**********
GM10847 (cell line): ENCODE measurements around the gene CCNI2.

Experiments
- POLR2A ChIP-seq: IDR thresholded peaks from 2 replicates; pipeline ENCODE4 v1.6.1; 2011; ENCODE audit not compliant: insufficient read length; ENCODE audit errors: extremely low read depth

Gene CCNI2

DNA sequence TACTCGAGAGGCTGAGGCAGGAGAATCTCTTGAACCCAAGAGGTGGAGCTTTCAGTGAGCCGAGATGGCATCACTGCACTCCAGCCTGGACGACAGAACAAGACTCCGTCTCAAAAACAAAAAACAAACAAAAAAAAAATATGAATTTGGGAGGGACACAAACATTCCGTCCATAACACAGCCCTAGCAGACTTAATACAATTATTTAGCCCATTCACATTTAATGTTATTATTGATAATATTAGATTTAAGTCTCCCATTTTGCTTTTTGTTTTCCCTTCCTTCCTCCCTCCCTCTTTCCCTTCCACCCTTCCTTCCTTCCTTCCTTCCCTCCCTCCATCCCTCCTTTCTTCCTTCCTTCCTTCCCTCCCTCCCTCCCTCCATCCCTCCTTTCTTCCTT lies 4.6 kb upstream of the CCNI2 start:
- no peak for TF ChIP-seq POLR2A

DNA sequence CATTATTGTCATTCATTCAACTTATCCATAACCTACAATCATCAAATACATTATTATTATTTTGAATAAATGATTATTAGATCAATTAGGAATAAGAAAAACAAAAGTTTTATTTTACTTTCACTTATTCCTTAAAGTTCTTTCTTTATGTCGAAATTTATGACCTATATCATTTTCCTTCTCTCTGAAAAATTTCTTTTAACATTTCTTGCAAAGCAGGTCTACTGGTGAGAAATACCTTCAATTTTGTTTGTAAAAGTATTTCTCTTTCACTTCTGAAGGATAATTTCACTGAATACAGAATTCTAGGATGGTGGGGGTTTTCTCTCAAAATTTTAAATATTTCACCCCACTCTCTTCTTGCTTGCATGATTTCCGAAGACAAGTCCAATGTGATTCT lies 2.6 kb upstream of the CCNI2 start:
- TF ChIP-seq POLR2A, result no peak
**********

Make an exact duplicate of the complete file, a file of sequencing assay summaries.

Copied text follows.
GM10847 (cell line): ENCODE measurements around the gene CCNI2.

Experiments
- POLR2A ChIP-seq: IDR thresholded peaks from 2 replicates; pipeline ENCODE4 v1.6.1; 2011; ENCODE audit not compliant: insufficient read length; ENCODE audit errors: extremely low read depth

Gene CCNI2

DNA sequence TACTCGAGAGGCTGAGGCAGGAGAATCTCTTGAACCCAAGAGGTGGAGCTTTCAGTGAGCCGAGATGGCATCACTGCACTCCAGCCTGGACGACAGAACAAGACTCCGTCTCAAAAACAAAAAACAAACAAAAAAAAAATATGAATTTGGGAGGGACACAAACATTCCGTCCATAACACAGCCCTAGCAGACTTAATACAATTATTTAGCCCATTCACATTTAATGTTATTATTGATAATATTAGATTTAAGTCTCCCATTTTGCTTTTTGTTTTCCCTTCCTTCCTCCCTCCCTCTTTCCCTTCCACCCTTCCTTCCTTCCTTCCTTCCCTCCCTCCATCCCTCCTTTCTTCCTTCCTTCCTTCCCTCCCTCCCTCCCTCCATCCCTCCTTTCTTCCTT lies 4.6 kb upstream of the CCNI2 start:
- no peak for TF ChIP-seq POLR2A

DNA sequence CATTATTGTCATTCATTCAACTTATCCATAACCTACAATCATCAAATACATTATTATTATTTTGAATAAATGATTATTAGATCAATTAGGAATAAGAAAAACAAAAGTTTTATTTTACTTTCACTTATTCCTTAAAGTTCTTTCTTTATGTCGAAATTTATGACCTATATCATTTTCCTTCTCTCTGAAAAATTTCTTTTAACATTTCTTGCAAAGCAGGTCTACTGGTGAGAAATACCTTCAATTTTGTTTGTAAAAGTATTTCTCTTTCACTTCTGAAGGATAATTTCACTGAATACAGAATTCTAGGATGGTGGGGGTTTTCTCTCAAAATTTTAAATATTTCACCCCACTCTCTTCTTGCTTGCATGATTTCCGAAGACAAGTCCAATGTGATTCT lies 2.6 kb upstream of the CCNI2 start:
- TF ChIP-seq POLR2A, result no peak